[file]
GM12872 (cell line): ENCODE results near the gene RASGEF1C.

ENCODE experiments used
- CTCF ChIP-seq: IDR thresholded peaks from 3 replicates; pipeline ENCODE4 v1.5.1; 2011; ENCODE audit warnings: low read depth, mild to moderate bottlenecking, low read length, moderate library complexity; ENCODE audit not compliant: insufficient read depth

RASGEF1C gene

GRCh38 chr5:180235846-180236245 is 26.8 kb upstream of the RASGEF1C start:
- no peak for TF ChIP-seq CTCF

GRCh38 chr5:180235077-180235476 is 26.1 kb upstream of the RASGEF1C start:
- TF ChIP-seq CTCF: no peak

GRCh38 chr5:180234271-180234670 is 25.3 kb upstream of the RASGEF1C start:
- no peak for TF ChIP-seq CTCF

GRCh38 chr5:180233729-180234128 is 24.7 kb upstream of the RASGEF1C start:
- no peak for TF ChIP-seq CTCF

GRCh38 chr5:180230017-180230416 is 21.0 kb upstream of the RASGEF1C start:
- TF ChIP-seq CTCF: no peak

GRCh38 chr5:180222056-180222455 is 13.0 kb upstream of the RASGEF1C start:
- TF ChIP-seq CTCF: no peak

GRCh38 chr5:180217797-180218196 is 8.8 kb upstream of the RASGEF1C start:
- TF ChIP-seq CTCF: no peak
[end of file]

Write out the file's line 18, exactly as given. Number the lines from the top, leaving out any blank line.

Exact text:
- TF ChIP-seq CTCF: no peak